Man-made islands can remove ammonia, heavy metals, and other chemicals from the water.
David Grubbs/Billings Gazette/AP
Bruce Kania built his large home atop a bluff with an expansive view of the Yellowstone River, which flows past on its 670-mile journey from Yellowstone National Park to its confluence with the Missouri River.
Mr. Kania moved here a decade ago to enjoy the natural setting. But he soon began to worry about the surface water draining into the Yellowstone. Kania’s black dog went for a swim one day in a pond on his property, and the dog came out of the water covered in slime.
“You could smell him from 50 feet away,” Kania said.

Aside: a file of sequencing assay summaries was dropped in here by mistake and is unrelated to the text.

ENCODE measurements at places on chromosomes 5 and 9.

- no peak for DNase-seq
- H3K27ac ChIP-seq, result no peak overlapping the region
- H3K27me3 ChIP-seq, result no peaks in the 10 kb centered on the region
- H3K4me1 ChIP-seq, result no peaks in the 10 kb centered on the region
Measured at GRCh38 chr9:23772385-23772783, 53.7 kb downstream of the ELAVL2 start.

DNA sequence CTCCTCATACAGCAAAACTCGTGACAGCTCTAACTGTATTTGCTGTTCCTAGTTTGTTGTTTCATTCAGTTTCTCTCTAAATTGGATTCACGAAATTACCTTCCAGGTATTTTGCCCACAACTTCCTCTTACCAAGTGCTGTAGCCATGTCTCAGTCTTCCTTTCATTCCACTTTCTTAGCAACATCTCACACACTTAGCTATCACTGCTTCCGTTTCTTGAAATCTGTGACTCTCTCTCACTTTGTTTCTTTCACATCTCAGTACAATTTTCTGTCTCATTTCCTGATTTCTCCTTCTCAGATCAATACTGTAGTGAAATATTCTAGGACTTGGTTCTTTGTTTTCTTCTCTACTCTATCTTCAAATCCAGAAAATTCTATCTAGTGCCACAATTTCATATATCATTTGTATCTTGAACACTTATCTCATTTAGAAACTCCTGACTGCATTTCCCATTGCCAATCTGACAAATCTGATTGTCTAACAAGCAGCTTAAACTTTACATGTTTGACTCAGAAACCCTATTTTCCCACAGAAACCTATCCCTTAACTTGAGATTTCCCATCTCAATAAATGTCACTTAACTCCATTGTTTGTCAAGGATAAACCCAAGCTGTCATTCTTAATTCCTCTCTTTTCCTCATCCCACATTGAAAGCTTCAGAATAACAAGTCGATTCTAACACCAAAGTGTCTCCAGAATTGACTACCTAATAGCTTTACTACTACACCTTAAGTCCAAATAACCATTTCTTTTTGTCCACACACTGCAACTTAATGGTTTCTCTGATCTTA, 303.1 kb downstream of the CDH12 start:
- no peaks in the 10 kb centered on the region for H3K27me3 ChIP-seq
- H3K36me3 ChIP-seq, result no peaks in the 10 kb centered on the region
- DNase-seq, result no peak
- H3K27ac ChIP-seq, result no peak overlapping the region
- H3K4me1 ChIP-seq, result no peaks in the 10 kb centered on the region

The experienced inventor got to thinking about water quality. Irrigation ditches divert clean water from the Yellowstone. The ditches feed pastures and fields, and what is left drains back into the river. Beef cattle roam the land. In the nearby town of Shepherd, a giant feedlot produced tons of manure every day.
Where some saw pollution, Kania saw nutrients.
“It became apparent that this represented a terrific opportunity for somebody,” he said. “What can be done with those nutrients?”
The answer is floating bio-islands.
In his college days, Kania had been a fishing guide in northern Wisconsin. There, he saw giant natural floating islands that had grown over generations, big enough to support trees. These areas had huge muskellunge, prized sport fish, and Kania thought the islands were one reason. They scrubbed the water clean and provided the forage that grew big fish.
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